Giving Orchids a Helping Hand

By Keibler, Jane | Endangered Species Bulletin, November 1997 | Go to article overview

Giving Orchids a Helping Hand


Keibler, Jane, Endangered Species Bulletin


The greatest populations of the eastern prairie fringed orchid historically were in Illinois, although small populations existed as far northeast as Maine, and as far southwest as Oklahoma. Currently, however, it is listed by the U.S. Fish and Wildlife Service (FWS) as threatened and is considered endangered by the Illinois Endangered Species Protection Board. In addition to habitat loss, continued threats to the species include invasion of woody vegetable, draining and conversion of wetlands, competition from exotic species, deer herbivory, and vandalism. In Illinois, the orchid currently is found at 25 sites, but many of them support only one or two individuals, and in some cases orchids have not appeared for several years.

The eastern prairie fringed orchid (Platanthera leucophaea), one of the upper Midwest's most beautiful wildflowers, was once widespread in the region's prairies and wetlands. But like too many native plants, it is now rare and in danger of extinction, primarily due to the loss or alteration of its habitat. After botanists discovered that the orchid does not necessarily thrive even in protected habitat, they began to take the plant's pollination into their own hands, literally.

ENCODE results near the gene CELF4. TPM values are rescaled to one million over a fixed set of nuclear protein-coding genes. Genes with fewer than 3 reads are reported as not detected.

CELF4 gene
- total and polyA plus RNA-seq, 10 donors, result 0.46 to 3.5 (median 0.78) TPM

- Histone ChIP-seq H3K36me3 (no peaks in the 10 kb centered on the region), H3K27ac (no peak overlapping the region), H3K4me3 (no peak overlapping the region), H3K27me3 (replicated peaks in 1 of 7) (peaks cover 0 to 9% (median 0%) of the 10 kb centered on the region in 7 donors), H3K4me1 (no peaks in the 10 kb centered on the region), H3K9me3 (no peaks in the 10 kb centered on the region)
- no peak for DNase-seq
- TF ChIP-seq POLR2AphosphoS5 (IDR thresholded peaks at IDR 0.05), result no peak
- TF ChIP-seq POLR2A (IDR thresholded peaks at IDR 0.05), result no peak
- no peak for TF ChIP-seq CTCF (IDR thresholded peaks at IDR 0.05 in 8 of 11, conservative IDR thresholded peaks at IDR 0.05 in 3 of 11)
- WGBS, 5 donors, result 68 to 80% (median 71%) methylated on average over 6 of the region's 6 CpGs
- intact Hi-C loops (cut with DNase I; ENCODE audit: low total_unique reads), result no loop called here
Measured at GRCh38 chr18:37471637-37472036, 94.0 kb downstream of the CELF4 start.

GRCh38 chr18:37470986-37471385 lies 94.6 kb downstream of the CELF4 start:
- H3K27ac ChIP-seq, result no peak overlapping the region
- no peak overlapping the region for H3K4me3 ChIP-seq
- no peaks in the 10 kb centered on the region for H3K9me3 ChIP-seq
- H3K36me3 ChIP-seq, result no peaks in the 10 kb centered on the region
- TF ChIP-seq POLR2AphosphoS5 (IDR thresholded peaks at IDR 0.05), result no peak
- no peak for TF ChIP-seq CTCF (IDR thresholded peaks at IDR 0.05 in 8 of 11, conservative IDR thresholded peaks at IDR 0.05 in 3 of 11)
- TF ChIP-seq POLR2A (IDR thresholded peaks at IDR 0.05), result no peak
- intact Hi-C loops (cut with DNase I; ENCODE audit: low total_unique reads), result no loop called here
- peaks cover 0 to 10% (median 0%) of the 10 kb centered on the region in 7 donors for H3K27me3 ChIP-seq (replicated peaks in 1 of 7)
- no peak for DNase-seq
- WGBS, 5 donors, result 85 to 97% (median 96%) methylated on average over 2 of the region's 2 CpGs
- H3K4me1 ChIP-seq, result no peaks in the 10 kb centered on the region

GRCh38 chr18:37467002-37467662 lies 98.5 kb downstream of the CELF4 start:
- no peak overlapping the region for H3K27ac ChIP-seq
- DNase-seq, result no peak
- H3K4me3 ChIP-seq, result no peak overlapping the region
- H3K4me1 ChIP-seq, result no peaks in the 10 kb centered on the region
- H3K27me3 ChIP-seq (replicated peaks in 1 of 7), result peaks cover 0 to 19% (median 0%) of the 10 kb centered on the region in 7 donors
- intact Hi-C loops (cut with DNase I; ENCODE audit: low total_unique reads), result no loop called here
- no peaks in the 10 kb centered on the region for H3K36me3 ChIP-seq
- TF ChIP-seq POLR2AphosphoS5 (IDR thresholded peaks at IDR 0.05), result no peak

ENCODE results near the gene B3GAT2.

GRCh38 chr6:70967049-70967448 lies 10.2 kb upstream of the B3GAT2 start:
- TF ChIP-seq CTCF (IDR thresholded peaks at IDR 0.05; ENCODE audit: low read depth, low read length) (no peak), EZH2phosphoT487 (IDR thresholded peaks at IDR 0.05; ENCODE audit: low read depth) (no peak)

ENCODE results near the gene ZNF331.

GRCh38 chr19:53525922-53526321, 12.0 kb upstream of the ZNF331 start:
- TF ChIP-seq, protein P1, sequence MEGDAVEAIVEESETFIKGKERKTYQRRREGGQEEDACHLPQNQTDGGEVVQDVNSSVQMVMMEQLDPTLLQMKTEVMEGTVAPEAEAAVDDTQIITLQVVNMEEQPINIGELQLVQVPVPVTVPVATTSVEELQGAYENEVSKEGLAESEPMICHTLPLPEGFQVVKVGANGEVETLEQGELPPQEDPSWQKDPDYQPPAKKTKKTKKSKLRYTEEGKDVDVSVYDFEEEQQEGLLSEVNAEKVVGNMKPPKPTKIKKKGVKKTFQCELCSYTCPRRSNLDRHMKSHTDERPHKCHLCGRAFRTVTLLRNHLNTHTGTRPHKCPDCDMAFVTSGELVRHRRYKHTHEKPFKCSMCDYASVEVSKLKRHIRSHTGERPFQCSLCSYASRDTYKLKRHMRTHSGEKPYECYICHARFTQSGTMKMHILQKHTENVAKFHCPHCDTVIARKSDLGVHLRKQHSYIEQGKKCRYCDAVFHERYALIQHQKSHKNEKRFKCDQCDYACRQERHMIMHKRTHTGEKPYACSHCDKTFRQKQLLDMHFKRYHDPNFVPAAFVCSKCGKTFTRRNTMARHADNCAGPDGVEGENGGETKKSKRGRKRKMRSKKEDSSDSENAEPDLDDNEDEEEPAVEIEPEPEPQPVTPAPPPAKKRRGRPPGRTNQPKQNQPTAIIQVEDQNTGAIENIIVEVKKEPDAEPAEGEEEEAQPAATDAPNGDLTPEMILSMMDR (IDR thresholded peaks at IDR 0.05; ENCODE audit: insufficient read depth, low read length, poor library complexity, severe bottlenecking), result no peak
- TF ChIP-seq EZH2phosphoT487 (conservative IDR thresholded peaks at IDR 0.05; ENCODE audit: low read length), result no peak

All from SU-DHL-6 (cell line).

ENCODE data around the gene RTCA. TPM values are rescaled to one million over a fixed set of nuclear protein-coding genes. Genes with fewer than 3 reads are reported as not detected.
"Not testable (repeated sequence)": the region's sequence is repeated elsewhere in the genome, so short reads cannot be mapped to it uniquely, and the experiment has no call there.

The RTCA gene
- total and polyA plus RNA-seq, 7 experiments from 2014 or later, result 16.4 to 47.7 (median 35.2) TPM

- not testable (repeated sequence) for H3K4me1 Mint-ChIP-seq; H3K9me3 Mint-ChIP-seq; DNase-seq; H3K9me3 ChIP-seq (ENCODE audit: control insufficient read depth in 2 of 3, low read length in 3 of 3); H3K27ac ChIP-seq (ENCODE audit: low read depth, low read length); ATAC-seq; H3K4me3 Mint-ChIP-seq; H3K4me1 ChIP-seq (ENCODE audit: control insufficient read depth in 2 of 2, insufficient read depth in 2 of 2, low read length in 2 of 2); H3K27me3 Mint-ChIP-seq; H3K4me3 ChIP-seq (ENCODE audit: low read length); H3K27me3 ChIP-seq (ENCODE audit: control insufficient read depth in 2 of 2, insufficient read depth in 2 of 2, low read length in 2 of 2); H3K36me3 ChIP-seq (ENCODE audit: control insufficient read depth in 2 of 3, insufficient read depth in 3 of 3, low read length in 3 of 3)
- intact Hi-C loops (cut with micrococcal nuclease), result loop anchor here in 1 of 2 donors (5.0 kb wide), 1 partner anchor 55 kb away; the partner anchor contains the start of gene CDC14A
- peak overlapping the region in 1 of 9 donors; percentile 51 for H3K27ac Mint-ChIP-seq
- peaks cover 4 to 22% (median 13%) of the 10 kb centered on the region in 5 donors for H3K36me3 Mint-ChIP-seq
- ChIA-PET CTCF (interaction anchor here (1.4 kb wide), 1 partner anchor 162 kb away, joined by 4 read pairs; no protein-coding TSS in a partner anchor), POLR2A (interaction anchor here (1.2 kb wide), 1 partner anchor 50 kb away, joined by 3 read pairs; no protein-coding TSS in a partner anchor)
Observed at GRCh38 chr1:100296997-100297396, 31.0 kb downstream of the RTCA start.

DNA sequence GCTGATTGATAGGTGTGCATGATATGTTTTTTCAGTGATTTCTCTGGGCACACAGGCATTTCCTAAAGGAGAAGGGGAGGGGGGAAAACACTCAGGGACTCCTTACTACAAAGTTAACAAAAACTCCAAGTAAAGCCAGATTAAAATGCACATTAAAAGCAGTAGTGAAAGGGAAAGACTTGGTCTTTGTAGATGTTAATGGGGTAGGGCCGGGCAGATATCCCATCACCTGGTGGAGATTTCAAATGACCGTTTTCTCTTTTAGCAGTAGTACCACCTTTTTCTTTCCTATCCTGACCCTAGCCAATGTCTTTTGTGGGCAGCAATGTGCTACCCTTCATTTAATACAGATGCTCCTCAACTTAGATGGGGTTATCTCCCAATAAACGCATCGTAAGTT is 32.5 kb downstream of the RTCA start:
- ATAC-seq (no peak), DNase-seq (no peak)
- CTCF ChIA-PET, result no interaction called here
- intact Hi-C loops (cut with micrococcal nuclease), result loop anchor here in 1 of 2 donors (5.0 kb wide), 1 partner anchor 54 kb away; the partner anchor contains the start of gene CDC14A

The inspiration for this unusual recovery strategy was conceived in 1981, when volunteers noted that orchids at a certain well-monitored location in Illinois were not setting seeds. They came to the conclusion that the species' natural pollinators, hawk moths of the family Sphingidae, were not visiting the orchids at this site. Steve Packard, using methods learned from Marlin Bowles of the Morton Arboretum, decided to try hand-pollinating this population. Later, Packard collected seeds and dispersed them at three sites in Cook County. Five years later, the first few orchids appeared on one site. In 1987, an orchid emerged on the second site, and in 1993, one plant appeared on the third site. Meanwhile, at the original or "donor" site, only one orchid has appeared in the past 10 years.

Following these efforts, a formal restoration project was initiated by The Nature Conservancy, acting in partnership with the Fish and Wildlife Service. It is guided by the draft recovery plan, which was written by Marlin Bowles. The project has two main objectives: 1) restoration of populations; and 2) management of habitat.

A key element in the recovery project is the need for volunteers. After workers are recruited and instructed in the art of hand-pollination, they are assigned to sites with existing populations and asked to take an accurate census of the orchids at their sites. …

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